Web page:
KENT – After 50 years as the region’s main north-south route, Interstate 5 is about to get a much-needed facelift between Kent and Seattle. The Washington State Department of Transportation is starting one of its most ambitious interstate restoration projects, renewing nearly 22 miles of northbound I-5 in the next three years.
More than 200,000 vehicles use the interstate daily – that’s 73 million families, commuters and freight carriers each year that rely on I-5. After five decades of use expansion joints are wearing out, concrete panels are broken and other sections of the highway have deep ruts.
“We’ve been maintaining I-5 for more than 50 years, but it’s time for major preservation work so the interstate can continue to serve our region for decades to come,” said WSDOT Northwest Regional Administrator Lorena Eng.
The work is actually two separate projects. When the first starts Monday, April 17, in south King County, contractor crews working for WSDOT will restore northbound I-5 between South 260th Street in Kent and the Duwamish River in Tukwila.
Later this year, contractor crews will start work on northbound I-5 between Martin Luther King Jr. Way and Northeast Ravenna Boulevard in Seattle.
Most of the work will take place at night, but drivers can expect weekend-long lane closures on northbound I-5 for as many as 26 weekends. Much of that weekend work will take place during the next two to three summers. Dates have yet to be scheduled.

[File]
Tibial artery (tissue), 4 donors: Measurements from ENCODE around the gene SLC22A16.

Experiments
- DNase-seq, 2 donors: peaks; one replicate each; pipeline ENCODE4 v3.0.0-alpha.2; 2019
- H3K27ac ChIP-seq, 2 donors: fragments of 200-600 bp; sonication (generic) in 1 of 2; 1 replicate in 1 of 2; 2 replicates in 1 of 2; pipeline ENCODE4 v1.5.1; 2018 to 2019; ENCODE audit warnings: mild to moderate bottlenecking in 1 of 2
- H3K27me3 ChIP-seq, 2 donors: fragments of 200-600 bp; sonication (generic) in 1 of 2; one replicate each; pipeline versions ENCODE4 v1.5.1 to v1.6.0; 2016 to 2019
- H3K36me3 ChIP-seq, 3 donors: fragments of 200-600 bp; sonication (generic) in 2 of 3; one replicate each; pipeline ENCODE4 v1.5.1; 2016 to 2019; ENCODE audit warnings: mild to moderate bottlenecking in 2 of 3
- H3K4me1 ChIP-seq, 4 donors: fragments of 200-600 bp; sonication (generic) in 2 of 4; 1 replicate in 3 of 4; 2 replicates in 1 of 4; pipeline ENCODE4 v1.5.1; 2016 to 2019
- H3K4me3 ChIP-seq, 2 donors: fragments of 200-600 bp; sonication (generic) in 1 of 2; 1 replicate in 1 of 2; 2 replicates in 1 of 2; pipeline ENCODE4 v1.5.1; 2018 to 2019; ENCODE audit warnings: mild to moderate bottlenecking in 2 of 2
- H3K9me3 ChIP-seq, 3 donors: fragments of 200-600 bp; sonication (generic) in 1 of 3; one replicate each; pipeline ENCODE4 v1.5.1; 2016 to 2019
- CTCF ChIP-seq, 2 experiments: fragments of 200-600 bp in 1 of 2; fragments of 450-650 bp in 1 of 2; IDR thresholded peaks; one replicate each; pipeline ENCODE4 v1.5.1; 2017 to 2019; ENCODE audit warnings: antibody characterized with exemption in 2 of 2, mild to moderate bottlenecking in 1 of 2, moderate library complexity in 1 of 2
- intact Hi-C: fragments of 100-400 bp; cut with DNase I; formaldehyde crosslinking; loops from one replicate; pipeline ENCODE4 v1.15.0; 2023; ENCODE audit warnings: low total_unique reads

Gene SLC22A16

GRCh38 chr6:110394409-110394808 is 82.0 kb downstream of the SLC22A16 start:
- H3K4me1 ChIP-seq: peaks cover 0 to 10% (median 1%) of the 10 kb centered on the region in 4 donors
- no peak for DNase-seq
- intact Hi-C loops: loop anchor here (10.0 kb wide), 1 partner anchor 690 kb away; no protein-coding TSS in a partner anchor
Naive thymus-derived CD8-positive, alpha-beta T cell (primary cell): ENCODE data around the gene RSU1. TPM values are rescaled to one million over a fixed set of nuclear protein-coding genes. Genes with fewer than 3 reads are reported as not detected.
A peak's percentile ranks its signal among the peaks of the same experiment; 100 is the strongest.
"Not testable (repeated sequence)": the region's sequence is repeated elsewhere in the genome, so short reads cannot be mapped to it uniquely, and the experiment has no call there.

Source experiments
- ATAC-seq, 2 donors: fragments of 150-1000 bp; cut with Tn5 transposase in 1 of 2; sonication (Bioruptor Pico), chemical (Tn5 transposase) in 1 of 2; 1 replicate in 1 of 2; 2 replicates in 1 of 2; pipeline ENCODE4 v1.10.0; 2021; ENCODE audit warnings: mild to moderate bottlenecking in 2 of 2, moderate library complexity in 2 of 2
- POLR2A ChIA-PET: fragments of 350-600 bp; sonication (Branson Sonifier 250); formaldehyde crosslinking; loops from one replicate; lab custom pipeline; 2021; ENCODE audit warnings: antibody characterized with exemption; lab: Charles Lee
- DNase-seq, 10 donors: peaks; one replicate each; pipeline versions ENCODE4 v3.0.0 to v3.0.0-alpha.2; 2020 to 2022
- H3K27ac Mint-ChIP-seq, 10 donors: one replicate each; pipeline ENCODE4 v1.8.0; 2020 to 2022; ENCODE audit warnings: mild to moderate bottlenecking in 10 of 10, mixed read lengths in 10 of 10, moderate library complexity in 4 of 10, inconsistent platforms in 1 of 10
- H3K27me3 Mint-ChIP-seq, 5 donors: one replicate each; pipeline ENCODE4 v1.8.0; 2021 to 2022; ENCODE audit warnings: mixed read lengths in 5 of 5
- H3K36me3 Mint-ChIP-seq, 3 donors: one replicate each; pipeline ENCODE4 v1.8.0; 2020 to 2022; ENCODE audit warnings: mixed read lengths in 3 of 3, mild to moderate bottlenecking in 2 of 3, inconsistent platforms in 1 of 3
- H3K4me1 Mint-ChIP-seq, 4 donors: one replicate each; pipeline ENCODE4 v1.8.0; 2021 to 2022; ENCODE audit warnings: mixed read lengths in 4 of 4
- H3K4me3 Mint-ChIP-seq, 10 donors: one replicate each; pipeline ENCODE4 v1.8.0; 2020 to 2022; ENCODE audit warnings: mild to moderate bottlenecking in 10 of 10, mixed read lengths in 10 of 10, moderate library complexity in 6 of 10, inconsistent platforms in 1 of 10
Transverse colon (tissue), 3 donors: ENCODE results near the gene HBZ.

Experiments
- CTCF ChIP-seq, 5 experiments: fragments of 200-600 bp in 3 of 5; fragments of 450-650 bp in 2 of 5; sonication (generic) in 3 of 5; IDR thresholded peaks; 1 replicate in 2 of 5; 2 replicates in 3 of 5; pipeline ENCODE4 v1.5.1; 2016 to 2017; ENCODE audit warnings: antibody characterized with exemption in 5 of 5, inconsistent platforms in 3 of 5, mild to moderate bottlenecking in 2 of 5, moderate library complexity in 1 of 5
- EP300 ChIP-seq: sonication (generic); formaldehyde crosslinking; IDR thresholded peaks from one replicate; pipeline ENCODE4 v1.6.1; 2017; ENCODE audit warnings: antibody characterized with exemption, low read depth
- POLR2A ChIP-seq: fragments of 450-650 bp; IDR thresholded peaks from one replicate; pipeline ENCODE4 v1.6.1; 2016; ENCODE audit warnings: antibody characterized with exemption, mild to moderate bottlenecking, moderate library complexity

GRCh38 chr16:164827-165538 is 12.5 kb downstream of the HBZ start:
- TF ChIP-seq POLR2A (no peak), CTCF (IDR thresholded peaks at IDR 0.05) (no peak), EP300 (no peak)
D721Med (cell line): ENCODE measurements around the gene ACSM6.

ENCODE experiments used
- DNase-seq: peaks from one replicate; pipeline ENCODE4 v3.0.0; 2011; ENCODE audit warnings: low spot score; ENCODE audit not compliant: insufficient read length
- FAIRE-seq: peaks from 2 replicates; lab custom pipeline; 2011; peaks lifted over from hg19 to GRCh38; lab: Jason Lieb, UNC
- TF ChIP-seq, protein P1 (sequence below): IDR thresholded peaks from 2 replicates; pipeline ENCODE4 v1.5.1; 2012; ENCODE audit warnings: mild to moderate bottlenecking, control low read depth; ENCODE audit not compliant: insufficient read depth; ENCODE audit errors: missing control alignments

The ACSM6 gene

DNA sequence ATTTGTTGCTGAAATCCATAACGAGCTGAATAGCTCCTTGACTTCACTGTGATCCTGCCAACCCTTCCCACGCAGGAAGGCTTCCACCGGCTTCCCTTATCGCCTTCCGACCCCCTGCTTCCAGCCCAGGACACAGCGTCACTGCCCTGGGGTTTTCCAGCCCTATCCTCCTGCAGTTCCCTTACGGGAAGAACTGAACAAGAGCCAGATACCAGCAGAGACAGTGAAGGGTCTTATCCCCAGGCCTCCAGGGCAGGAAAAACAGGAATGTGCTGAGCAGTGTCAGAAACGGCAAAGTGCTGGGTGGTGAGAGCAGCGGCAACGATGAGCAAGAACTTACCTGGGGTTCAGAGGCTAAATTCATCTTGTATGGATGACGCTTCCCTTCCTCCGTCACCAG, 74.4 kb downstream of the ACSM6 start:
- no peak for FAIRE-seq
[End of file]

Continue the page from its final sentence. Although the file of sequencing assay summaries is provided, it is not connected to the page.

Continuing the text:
The work is scheduled be complete in 2019.
South 260th Street to Duwamish River
Contractor crews from Gary Merlino Construction will complete northbound I-5 work similar to what has been done on southbound I-5 between the Duwamish River and Federal Way. To finish 8.9 miles of northbound rehabilitation by fall 2018, they will:
This project will reduce northbound I-5 to two lanes on 10 weekends – four to replace the expansion joints and six to repave between South 216th and South 178th streets.
Martin Luther King Jr. Way to Northeast Ravenna Boulevard
Much of this 13-mile section of northbound I-5 is elevated freeway, with expansion joints connecting concrete highway sections. By late 2019, contractor crews will:
During 2017, work on this project will take place at night. In 2018 to 2019, contractor crews also will work at night, but could require up to 16 weekends of northbound I-5 lane closures.
Know before you go